Alex, thank you for sharing your comments. Here is an alternative thought on “For example being hungry really stinks (Snickers said it best, “you’re not you when you’re hungry”) but it’s one of the main components several observed religious days of multiple groups.”. From the perspective of Islam, if somebody justify to smell bad because of the religious reasons, one can easily challenge that person by referring to various scripts in Quran. Being clean, and putting emphasis on cleanness is one of the principles of Islam. Even in the very first days of introducing the practice of fasting, there were practices offered to hinder body odors. And in today’s world, there are tons of practices to not to stink. So, from Islam’s perspective, you don’t need to take the burden of bad smell, just go ahead and tell the other person that being stinky is not socially appropriate. Best, yesim.

    • anoble says:

      Hey Yesim,
      Thank you for your insightful feedback. I’ve never looked that deeply into the Quran before and had no idea how precise Islam is about cleanliness. I believe the point of my “Snickers” quote was to demonstrate the need for empathy across all groups. People may smell bad for a variety of different reasons. They may not necessarily chose to smell bad; maybe they have a medical condition that causes body odor, like some sort of metabolic disorder. Perhaps they’re really depressed and couldn’t bring themselves to shower. I think it is extremely important to be aware of what people may be experiencing, even if you haven’t experienced it for yourself.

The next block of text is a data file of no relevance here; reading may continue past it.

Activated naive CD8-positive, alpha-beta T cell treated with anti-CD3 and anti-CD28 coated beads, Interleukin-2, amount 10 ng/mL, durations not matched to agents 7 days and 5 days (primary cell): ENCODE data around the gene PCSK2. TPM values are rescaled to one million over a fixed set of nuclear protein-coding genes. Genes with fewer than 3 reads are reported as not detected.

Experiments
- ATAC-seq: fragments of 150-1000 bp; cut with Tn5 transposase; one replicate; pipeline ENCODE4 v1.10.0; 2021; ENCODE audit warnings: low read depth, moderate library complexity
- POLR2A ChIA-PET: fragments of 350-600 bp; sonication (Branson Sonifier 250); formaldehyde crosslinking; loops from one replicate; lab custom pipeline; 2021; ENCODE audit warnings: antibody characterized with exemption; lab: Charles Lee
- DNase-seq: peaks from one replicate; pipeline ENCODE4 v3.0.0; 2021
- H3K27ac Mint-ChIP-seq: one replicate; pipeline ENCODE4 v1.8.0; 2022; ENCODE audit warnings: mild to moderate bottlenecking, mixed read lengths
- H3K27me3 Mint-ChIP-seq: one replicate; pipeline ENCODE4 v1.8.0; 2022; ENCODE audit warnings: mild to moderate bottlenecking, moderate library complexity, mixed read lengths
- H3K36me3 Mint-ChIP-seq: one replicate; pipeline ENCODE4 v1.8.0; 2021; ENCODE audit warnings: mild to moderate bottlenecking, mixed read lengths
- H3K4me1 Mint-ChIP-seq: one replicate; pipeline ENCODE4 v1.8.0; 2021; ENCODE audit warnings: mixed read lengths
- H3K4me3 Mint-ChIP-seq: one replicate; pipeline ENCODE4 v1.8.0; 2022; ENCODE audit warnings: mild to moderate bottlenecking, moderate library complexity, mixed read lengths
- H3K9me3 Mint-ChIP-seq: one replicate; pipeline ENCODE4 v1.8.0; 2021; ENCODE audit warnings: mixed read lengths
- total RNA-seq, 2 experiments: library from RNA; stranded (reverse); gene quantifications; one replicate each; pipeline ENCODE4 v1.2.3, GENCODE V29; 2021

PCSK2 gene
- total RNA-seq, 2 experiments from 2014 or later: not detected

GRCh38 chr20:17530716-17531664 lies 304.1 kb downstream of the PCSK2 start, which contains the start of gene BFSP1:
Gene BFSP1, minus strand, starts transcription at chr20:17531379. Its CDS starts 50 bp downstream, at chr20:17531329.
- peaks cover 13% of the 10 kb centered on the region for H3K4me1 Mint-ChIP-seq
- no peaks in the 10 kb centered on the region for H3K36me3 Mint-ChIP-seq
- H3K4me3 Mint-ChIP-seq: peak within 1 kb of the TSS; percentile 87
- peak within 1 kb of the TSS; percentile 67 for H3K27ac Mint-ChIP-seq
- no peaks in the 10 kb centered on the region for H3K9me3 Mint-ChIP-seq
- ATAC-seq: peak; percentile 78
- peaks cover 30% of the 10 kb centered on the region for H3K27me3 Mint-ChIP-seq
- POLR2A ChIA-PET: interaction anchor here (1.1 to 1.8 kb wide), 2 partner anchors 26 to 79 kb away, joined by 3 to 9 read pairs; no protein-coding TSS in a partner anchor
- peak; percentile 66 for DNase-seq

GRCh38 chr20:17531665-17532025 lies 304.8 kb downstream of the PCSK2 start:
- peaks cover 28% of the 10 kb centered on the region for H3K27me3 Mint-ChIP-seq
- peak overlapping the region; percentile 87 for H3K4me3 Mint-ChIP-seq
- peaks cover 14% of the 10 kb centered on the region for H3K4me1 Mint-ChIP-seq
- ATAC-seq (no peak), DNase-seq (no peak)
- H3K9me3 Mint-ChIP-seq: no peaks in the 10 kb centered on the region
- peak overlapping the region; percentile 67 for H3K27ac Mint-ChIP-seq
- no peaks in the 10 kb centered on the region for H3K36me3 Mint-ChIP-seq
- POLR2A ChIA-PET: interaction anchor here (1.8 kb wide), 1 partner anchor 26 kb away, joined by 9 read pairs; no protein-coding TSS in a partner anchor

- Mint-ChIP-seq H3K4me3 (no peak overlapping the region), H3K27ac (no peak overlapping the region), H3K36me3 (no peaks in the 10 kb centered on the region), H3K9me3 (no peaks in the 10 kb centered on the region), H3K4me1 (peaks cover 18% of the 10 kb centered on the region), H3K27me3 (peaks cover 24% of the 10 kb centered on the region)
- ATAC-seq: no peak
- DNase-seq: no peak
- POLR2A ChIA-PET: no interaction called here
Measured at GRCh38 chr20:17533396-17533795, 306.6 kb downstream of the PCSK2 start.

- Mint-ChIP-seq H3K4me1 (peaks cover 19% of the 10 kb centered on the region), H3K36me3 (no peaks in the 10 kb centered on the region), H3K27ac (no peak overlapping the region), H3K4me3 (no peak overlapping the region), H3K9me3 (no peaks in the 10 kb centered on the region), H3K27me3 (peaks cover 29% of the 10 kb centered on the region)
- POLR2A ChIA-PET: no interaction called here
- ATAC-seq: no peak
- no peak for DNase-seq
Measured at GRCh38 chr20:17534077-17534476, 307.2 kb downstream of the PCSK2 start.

I have a fiancé that gets hangry**. When we started dating I would keep granola bars in the glove compartment of my car, my backpack, and HER backpack. It’s all about understanding how the other person feels, I didn’t want someone I cared about being unhappy due to a situation that could have been prevented, so I did something about it.
      ** Hangry(adj): A state of anger caused by lack of food; hunger causing negative change in emotional state.

      I do agree with you on your point of not having to deal with bad smells, but sometimes those things cannot be helped. Do you have a suggestion on what those people should do?

  10. yanliang4yang says:

    This is really a fantastic blog!!! In fact the bias is all-around us. Not only students are treated differently by teacher, sometime teachers are treated differently by students. Like your pictures of VT presidents, student’s also prefer to sit in the lecture of a white male rather than non-white female, especially when the female is petite (definitely not the case in our CP class ^-^).